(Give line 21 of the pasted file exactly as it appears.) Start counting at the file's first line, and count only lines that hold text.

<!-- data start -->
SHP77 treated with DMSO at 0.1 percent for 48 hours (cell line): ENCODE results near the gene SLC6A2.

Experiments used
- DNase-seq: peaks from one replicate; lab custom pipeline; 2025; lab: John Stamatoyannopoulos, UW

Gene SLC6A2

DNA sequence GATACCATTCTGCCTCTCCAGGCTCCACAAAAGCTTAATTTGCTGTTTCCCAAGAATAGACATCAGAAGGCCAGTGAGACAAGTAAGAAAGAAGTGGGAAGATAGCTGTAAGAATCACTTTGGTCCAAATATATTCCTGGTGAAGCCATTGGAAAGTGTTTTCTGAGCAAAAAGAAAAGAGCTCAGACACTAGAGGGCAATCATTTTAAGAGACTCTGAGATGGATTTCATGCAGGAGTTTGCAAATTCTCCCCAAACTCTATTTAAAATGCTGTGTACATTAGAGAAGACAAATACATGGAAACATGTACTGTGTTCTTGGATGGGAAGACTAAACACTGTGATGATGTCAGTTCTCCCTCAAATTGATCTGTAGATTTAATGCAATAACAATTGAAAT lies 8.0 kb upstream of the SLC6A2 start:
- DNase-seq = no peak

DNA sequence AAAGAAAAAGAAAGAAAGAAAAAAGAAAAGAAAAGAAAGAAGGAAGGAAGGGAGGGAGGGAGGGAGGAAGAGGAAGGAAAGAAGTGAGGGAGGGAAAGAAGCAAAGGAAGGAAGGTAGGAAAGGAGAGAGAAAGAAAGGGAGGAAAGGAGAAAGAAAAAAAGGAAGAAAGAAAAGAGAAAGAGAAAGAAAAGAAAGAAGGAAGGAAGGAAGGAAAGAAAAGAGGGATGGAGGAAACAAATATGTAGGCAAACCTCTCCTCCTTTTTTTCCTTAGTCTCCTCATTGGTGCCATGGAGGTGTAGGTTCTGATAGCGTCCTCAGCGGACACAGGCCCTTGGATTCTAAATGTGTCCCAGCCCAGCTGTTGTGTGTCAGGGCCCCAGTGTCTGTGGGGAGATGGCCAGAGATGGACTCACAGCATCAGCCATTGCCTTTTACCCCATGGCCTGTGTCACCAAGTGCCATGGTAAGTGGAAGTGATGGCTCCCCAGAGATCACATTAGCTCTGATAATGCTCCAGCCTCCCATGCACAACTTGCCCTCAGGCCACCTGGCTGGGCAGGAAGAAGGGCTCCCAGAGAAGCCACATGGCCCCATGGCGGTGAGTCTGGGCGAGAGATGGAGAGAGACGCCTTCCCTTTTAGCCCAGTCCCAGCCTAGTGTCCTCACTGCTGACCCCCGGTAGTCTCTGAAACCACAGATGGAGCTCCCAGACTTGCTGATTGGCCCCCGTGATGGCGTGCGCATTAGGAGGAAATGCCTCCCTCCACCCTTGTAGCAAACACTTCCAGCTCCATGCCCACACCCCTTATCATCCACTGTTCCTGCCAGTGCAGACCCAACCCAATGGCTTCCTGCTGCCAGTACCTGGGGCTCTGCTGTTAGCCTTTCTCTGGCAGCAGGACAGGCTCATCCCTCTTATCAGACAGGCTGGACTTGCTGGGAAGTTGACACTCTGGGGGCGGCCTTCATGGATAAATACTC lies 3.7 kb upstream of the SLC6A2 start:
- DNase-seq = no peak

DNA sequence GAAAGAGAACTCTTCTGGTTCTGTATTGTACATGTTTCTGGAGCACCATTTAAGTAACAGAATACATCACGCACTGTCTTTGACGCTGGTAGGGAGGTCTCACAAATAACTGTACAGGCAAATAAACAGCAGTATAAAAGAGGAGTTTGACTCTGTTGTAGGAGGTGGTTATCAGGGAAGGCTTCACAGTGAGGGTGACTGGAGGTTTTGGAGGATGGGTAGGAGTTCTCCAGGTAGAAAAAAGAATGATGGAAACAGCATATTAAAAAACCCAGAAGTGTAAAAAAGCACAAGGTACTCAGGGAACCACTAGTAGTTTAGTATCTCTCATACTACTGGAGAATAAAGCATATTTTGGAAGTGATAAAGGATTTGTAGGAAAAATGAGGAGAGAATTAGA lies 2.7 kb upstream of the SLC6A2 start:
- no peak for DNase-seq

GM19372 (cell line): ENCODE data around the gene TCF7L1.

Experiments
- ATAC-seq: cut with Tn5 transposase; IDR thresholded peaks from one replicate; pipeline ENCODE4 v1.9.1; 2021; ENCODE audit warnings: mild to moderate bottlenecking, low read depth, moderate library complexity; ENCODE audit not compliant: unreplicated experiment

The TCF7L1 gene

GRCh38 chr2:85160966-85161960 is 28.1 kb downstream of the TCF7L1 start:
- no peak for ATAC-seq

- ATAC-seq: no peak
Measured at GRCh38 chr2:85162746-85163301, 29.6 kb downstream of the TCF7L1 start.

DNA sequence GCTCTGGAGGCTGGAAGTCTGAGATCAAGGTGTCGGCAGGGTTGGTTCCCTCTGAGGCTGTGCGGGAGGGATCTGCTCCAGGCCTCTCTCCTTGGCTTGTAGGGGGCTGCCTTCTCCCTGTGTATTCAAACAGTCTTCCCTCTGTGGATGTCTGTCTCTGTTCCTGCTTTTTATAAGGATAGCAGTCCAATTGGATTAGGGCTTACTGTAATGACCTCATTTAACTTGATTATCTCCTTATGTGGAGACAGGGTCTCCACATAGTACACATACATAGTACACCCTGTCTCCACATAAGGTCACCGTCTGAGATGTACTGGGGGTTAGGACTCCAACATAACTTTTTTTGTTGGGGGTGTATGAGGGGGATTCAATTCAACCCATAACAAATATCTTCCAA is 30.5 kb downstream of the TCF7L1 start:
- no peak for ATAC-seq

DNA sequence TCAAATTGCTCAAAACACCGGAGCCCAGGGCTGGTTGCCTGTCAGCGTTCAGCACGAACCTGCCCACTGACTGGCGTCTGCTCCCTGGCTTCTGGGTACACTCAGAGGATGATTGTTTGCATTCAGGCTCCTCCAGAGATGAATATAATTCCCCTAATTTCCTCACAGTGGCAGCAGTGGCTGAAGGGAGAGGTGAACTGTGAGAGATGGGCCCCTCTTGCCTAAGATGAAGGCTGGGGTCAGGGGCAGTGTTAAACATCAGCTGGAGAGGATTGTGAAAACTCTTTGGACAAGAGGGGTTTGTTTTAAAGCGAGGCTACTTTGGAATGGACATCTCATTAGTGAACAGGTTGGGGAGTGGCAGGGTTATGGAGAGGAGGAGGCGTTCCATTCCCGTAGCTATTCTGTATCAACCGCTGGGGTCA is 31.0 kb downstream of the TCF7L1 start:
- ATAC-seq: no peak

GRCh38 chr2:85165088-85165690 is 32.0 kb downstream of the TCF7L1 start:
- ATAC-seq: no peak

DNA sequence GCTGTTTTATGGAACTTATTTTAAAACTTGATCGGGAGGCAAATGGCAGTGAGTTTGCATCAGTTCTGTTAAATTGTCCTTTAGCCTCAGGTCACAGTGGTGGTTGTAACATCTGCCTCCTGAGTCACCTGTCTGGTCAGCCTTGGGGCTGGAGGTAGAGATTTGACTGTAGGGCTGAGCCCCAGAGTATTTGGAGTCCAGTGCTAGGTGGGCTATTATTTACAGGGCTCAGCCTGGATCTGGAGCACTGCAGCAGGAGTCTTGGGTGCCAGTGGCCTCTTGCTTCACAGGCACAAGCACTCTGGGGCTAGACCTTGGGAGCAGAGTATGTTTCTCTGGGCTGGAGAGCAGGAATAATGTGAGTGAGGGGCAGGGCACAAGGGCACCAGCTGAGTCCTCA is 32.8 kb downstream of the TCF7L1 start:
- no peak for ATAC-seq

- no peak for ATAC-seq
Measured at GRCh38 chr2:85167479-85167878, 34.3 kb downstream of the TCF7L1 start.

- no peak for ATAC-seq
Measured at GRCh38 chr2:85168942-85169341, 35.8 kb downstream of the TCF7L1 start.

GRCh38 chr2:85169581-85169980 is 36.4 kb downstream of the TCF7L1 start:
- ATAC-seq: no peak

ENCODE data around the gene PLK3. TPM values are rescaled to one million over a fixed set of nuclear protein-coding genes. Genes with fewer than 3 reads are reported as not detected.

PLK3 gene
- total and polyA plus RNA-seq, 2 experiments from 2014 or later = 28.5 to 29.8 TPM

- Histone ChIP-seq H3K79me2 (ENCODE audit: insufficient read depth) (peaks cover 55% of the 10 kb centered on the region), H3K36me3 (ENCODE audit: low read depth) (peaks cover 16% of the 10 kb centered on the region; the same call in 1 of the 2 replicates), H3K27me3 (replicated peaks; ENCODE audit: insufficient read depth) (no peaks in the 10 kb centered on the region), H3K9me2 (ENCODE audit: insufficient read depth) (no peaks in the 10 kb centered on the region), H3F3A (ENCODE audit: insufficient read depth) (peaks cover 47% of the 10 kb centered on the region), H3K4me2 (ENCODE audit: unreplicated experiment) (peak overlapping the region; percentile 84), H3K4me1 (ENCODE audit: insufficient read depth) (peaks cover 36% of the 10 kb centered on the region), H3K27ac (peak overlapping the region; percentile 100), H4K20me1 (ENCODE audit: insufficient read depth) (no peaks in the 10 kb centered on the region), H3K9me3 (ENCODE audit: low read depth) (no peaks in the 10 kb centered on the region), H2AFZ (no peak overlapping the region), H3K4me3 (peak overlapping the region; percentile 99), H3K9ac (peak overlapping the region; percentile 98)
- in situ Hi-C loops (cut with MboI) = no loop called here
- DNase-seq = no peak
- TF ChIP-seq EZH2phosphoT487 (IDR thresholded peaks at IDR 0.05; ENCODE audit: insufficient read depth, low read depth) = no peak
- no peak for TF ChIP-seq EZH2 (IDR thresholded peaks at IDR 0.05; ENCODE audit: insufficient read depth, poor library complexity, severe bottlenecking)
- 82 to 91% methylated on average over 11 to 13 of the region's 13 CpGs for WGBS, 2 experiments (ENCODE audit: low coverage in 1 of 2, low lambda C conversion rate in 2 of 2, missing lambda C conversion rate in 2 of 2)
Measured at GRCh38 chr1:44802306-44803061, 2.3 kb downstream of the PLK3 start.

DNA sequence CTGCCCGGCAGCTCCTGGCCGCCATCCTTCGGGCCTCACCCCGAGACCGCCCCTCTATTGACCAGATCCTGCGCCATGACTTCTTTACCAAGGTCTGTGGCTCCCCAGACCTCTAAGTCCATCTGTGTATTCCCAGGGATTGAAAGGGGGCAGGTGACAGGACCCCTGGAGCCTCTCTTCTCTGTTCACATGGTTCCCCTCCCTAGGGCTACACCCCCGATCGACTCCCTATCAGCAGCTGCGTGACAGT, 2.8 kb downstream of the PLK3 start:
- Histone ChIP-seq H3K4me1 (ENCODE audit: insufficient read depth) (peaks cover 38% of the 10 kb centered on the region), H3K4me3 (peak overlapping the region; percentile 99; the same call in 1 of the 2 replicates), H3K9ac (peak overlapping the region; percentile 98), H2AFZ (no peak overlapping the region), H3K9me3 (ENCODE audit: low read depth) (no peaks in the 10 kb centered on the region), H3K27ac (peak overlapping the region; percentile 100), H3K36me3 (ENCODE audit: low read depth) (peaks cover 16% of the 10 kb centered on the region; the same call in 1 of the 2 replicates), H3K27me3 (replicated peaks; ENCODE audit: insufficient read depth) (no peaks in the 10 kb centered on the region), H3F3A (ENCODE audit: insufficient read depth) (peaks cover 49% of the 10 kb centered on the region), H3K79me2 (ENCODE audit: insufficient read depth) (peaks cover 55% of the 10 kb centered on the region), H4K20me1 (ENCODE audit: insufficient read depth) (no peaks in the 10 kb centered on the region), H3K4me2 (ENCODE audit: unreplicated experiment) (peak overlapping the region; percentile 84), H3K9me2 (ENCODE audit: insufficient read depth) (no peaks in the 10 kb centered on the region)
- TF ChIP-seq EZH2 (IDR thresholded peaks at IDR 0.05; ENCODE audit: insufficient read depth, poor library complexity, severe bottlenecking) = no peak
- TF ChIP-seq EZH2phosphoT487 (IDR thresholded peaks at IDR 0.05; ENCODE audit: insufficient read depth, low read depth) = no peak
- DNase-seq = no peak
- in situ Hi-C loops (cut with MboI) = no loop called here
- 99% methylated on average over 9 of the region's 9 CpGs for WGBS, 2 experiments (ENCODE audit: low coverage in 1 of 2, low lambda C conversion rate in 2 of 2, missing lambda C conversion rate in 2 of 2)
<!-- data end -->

DNA sequence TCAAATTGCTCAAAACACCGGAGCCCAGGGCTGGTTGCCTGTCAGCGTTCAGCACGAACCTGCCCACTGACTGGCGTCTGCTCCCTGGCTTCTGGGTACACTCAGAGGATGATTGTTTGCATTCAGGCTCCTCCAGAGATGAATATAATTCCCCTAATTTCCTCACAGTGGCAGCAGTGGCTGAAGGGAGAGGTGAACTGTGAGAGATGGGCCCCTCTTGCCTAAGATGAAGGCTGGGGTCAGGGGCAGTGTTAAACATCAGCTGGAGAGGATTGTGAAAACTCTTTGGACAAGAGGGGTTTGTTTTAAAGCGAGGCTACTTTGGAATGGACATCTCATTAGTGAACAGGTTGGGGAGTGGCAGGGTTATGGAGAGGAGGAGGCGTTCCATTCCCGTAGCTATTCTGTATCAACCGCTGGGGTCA is 31.0 kb downstream of the TCF7L1 start: